Of course, the reality of producing works which defy straightforward categorization, particularly in the present state of independent cinema in Japan, means both Sakaguchi and Ochiai must juggle self-supporting jobs while also funding their movies. Fortunately, they have consistently been able to work around their budget constraints without compromising their movies’ impact. One can only imagine what they could accomplish with better funding. For now, however, they plod along as their namesake, rare filmmakers committed to shedding light on the human condition until time or means expire.
(Editor’s Note: This interview was originally conducted in 2013. Revisions have been made with the filmmaker’s supervision)
What was the impetus for the partnership with director Sakaguchi Katsumi? Did you meet while becoming involved with TV documentaries as a university student?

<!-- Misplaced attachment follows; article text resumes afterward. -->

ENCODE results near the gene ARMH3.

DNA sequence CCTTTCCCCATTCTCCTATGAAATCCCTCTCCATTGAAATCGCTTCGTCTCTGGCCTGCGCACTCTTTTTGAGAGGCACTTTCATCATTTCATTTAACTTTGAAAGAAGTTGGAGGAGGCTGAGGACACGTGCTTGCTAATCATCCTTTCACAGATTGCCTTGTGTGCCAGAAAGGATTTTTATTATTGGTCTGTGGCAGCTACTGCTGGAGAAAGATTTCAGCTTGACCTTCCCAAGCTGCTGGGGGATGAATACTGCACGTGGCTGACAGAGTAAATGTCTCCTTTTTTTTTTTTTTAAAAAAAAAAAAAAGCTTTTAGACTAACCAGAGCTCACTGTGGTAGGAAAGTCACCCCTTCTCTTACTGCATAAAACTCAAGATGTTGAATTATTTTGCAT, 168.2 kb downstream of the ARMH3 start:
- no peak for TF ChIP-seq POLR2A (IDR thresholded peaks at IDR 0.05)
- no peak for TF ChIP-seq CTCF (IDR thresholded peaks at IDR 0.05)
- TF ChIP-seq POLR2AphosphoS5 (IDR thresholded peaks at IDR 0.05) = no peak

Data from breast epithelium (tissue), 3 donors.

Ochiai: Yes, it all began during my university days when I took part in the production of a television documentary program on which Sakaguchi was the director. Afterward, as we jointly produced television programs, we were faced with the fundamental question of what was it that we truly wanted to do? The answer was to carry out our own productions, and as the foundation for this, we established our production company Supersaurus. The supersaurus was the earth’s largest herbivore. Like this dinosaur which continued to eat vegetation until its extinction, we made it our goal to feed on our dream and keep making movies until the very end.
As a producer, your role in a two-person production company must mean you wear many hats. How involved are you with the script, shooting, and editing?
Ochiai: With regards to our movies, I work together with Sakaguchi on everything. From the planning to the script, filming, casting, editing, post-production, and on through release I perform all [duties] related to the film through a unified effort with Sakaguchi.